House of Cards and Game of Thrones: TV for an age of villainous heroes

Our leaders are venal, manipulative, incestuous and murderous. And we can’t get enough. The two biggest TV events of the year – the premiere of the second series of House of Cards, in February, and the finale of the fourth series of Game of Thrones this week – have appealed to our unquenchable and contemporary thirst to see those in power slime around.

But why do we like them so much? It doesn’t seem to be a simply reflective appeal –the world is full of selfish and powerful people and it is not a new or interesting insight for a person or TV show to have. Instead, in a bewildering and new age, these programmes demonstrate important contemporary paradoxes. We like our heroes villainous; we want behind the scenes manipulation to take centre stage. It’s more honest, and more attractive: in TV, as in life, it’s the slimy people that make things happen.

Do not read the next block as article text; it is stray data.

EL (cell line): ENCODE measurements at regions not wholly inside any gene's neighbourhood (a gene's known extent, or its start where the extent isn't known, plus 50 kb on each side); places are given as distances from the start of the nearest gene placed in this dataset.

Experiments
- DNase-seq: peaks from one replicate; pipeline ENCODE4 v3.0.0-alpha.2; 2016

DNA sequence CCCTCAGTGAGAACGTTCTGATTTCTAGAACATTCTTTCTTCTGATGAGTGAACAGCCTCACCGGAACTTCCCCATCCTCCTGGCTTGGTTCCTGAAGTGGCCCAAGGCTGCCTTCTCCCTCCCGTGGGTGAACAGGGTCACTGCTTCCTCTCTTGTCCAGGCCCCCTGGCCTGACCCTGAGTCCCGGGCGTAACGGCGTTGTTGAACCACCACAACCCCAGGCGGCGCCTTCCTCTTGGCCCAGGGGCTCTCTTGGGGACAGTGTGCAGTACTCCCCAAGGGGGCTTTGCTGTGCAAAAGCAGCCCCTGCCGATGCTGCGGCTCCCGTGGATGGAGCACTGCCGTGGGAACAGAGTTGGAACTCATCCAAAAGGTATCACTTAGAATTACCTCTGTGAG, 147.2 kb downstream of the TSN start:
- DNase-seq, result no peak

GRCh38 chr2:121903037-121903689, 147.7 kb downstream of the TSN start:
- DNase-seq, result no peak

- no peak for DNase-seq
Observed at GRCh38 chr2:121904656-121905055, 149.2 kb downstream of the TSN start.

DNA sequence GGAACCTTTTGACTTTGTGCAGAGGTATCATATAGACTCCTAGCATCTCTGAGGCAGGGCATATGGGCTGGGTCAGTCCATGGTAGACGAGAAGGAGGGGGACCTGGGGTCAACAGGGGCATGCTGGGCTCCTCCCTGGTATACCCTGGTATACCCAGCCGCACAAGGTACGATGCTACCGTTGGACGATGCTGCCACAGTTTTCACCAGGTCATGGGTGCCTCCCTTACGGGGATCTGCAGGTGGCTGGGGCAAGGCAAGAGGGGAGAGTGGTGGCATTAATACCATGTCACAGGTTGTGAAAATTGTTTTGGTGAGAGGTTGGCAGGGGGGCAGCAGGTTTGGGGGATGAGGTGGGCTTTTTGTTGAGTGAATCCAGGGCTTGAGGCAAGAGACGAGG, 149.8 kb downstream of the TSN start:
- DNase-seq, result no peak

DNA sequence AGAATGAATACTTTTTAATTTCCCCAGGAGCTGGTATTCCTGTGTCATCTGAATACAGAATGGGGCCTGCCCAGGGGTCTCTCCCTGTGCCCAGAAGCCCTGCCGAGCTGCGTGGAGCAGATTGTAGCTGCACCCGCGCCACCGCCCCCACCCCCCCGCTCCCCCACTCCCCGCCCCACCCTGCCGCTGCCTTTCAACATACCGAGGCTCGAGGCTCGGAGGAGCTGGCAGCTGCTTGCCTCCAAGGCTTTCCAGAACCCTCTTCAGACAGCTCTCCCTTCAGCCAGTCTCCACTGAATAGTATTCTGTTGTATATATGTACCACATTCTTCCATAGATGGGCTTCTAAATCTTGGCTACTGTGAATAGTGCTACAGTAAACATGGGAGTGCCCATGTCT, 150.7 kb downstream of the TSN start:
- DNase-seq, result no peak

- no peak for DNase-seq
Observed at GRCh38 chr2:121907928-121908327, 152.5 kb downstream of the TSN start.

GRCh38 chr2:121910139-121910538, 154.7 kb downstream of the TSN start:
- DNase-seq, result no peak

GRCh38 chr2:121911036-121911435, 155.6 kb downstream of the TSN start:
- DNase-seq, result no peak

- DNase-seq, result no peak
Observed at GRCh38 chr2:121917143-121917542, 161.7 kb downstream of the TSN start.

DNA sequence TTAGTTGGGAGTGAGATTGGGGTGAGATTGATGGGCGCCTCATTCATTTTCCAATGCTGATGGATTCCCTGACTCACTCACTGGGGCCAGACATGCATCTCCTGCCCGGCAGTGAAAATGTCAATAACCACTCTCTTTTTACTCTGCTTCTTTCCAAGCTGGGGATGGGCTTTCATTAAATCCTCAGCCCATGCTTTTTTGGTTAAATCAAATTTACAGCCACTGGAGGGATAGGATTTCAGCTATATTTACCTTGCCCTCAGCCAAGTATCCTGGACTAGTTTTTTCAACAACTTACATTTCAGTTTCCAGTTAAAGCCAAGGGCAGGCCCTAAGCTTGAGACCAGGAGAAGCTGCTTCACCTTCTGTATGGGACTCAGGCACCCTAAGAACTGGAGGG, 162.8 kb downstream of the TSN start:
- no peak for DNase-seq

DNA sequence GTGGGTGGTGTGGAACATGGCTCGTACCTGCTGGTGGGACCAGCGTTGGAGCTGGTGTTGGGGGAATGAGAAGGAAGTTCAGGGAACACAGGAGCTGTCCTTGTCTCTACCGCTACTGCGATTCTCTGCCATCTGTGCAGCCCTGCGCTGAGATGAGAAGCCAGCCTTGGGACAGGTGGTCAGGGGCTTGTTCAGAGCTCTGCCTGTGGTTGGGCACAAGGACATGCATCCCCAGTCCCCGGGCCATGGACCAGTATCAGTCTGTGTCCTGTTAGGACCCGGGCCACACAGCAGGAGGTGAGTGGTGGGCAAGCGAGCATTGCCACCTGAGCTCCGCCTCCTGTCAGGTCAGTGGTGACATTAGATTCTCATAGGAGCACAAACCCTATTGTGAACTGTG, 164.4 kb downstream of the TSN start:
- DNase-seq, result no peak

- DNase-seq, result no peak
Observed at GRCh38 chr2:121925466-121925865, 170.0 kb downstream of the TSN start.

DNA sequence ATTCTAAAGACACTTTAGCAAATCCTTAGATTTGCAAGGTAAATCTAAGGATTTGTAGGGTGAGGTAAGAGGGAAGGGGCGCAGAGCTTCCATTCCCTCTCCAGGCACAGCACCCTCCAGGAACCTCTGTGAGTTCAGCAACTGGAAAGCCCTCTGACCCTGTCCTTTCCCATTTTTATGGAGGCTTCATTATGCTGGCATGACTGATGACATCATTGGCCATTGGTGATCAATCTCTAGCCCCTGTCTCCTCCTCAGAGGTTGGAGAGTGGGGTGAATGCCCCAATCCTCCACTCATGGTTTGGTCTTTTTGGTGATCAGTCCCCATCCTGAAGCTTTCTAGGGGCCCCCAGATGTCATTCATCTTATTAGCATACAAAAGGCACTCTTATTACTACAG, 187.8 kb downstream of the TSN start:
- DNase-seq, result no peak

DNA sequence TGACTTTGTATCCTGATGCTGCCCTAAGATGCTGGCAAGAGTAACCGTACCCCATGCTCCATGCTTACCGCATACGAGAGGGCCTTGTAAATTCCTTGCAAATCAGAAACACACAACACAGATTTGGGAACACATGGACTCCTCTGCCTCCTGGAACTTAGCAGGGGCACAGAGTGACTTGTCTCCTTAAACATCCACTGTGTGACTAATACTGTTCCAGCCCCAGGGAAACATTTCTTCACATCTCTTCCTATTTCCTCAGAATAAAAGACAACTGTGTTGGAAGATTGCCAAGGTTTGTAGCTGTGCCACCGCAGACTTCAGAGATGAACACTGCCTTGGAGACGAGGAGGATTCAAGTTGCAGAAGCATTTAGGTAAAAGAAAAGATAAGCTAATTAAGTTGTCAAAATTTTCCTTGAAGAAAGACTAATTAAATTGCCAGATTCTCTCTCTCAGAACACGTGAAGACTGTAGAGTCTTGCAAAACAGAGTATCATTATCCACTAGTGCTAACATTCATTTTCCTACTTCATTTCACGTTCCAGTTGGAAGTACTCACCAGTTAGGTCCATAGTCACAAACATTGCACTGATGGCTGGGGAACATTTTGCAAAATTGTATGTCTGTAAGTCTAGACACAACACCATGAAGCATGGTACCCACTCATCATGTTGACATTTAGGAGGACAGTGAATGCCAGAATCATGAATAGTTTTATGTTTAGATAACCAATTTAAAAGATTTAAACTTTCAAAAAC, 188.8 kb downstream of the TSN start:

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True Detective and false genius

Film can’t cope with deduction, but it is in love with deductive geniuses. Increasingly, over the last few years, it has found new ways of isolating those geniuses – developmental or mental health difficulties, implicit or explicit, usually – so that their deductions can be isolated, too. Sherlock in both recent adaptations, Hannibal‘s Will Graham, Homeland‘s Carrie Matheson: their genius is their madness, and vice versa.

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